Thursday, November 12, 2015

Honoring a family Veteran with his story

In Memoriam: Information about Staff Sergeant Lowell David Nyborg on this Veteran's Day. Uncle Lowell was my mother's brother. He is the blond in the middle in the photo of his squadron.

The following was compiled and shared in a booklet at a Nyborg Family Reunion in 1997 after Lowell's death by Keith Nyborg, his younger brother:

As taken from information he had kept, items that had been sent to Mother and Dad, and remembrances of Elna at the time, as well as things he later told Elna and Roger.

Telegram to Mother from the Secretary of War dated April 5, 1945. As Elna recalls it was received by George Baum at his store in Drummond and he contacted Dad at the ranch. Dad came down to Uncle Bill’s house in Drummond, where we were living so we could attend school. Elna says she does not particularly remember Dad’s response, but Mother paced the floor, wrung her hands, mumbled to herself, and cried. Lowell had just turned 19 years old in January.

The telegram read as follows: Washington DC 2:50 a.m. April 5, 1945, Rhoda A Nyborg, Secretary of War desires me to express my deepest regrets. Your son, Sergeant Nyborg, Lowell D. is missing in action over Austria since March 23, 1945. If further details or other information are received, you will be promptly notified. Ulio, Adjutant General.

A few days later Mother received a letter from the Commanding General of the Fifteenth Air Force, dated 7 April 1945. It read as follows:

My dear Mrs. Nyborg:
Your son, Sergeant Lowell D. Nyborg, 39927358, has been missing in action since March 23, 1945. At that time, he served as top turret gunner aboard a Liberator which was on a bombing mission over St. Valentin, Austria. From reports we have received, it is known that while over the target, the bomber was severely damaged when it was hit by flak. Immediately after bombs away, the stricken aircraft left the formation and began to lose altitude. Before the plane finally passed from sight, four parachutes were seen to emerge. Since the ship failed to return from the mission, Lowell and his crew have been missing in action. The Effects Quartermaster, Army Effects Bureau, Kansas City, Missouri, will receive your son’s personal possessions in due time. From that point, they will be forwarded to the designated beneficiary. Much of the credit for the many successes we have had during the past months is due to the courage and ability of men like Lowell. Should there be any change in his status, you will be notified by the War Department. I earnestly hope that we shall hear of his safety very shortly.
Very sincerely yours,
F. Twining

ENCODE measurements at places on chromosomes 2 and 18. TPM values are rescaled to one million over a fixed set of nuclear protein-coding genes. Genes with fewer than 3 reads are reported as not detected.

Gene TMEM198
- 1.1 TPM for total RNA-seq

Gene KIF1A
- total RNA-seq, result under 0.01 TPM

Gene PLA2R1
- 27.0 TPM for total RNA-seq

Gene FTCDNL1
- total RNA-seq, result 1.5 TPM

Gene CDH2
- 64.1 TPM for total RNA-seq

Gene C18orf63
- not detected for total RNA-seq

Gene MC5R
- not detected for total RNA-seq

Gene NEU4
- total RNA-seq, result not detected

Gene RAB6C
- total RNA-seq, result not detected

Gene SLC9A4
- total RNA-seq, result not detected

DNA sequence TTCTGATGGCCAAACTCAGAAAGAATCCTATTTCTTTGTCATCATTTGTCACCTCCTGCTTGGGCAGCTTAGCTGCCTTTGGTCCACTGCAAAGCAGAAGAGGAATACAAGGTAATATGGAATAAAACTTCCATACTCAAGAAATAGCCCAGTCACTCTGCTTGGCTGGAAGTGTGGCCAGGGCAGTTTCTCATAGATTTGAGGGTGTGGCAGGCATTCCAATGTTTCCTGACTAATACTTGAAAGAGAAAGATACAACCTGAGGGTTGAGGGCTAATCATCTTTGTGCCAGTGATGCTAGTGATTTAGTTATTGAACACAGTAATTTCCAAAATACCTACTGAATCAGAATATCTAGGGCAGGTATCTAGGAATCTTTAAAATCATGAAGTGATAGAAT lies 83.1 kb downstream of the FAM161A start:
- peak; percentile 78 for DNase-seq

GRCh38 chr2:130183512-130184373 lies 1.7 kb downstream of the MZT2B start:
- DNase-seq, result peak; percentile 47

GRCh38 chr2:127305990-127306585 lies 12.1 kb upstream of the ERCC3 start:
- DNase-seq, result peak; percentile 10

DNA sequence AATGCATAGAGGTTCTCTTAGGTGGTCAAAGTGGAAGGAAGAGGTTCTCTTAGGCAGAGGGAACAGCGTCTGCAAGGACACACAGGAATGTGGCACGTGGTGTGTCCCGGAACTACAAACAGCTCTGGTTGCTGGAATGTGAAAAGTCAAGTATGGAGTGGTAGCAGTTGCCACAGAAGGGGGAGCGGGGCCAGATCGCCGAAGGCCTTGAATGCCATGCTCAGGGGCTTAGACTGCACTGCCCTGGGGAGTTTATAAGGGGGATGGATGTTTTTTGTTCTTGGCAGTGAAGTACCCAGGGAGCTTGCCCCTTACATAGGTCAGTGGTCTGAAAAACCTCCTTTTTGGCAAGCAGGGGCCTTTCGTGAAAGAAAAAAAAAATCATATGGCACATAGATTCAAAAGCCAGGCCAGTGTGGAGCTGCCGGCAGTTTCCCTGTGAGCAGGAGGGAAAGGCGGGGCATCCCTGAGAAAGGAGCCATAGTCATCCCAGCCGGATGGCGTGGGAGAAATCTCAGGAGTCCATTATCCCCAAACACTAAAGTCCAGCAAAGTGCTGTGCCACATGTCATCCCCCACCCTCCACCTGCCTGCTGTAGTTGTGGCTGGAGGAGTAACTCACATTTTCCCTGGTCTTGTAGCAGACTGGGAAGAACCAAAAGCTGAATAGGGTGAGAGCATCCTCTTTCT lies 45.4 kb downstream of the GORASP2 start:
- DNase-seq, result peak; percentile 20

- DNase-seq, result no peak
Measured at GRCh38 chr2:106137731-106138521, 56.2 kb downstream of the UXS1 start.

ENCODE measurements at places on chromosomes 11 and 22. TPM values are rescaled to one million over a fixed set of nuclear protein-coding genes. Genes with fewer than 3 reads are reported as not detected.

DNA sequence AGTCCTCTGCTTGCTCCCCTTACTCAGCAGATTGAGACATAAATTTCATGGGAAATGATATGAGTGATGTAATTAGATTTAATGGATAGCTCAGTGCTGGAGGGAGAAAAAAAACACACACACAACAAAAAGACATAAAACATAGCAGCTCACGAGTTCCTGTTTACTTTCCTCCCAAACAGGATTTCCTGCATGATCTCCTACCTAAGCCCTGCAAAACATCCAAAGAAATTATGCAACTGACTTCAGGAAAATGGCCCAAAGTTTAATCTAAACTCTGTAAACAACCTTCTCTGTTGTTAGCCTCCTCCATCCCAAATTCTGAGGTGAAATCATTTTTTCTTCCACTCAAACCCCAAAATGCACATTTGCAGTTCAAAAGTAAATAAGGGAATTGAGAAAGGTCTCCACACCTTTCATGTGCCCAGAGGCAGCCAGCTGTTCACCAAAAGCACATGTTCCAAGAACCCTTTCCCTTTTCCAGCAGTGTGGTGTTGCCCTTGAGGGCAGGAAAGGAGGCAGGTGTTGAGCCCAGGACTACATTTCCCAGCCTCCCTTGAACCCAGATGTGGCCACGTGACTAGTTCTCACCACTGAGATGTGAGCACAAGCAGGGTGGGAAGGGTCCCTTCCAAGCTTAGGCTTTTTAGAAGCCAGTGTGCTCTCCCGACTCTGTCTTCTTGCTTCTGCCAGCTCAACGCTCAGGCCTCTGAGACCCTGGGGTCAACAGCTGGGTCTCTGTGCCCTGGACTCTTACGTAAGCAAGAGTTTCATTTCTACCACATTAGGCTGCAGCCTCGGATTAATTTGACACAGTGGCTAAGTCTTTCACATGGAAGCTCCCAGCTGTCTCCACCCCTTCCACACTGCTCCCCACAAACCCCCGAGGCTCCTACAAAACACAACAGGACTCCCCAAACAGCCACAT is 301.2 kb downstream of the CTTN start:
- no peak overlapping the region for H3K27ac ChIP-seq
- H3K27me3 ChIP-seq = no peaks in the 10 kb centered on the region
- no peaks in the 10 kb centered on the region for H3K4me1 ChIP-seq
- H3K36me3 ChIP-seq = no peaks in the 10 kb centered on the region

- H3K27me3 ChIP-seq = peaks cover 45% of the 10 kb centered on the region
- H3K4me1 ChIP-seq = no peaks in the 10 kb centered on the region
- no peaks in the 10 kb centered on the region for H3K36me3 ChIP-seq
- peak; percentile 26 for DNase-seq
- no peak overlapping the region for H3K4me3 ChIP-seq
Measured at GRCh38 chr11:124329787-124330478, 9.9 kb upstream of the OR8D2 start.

Major General, USA

Western Union telegram received June 6, 1945. Washington, DC, Mrs. Rhoda A. Nyborg, Drummond, IDA. The Secretary of War desires me to inform you that your son, Sgt. Lowell D. Nyborg returned to military control.
J A Ulio, The Adjutant General

Western Union telegram received January 12, 1946. New York, NY, Mrs. A.P. Nyborg, Drummond, IDA. ARRIVED SAFELY EXPECT TO SEE YOU SOON DONT ATTEMPT TO CONTACT OR WRITE ME HERE LOVE. SGT LOWELL D NYBORG 225PM

Western Union telegram received January 25, 1946.
Note to whom this telegram is sent and why:

The following information is taken from a letter written by Lowell in response to an inquiry from The War Department.

Received your letter dated January 9, 1946, in regard to information concerning crew members of my crew overseas missing in action.

On the 23rd day of March, 1945, our plane left the 456th Bomb Group, stationed in Italy, on a mission over St. Valentine, Austria. Our plane was struck by flak in the course of the bomb run. After completion of the bomb run, we were losing altitude gradually and approximately 15 to 20 minutes after, the plane went into a spin. (Lowell was taken to a prison camp and then transferred to Stalag VII-A, Moosburg, Germany, by train. He was liberated April 29th, 1945.)
The four crew members in the waist bailed out before the plane went into the spin. I was standing near the bomb bay after leaving the upper turret. I had picked up the fire extinguisher as the pilot had requested. The bomb bay doors had never been closed. Before leaving the plane, I noticed the pilot half out of his seat and motioning me to bail out. The co-pilot was still in his seat. the other two crew members, Flight Officer Peter P. Mahoney Jr. and Sergeant William C. McDonald, I had seen nothing of after leaving the home base. They were stationed in the nose of the ship. On the way to the target and after the bomb run, there was an oxygen check during which I heard the two men on the interphones. I am sure no one was injured before the plane went into a spin.
After my parachute had opened, I noticed the plane still below me in a spin and heard the explosion as it hit the ground. I saw nothing of any of my crew members bailing out on my way down. I was captured as soon as I was on the ground and had no chance of going back to where the plane crashed. The above mention information is accurate to the best of my ability.

Lowell told Elna and Roger he was afraid when he bailed out he would be sucked under and down with the plane as it was going into a spin and losing altitude. He was the 5th one to leave. He said they were taught how to dispose of their chutes, but the Germans were waiting for him so when he fell back on landing they helped him up and said, “for you the war is over.”

No comments: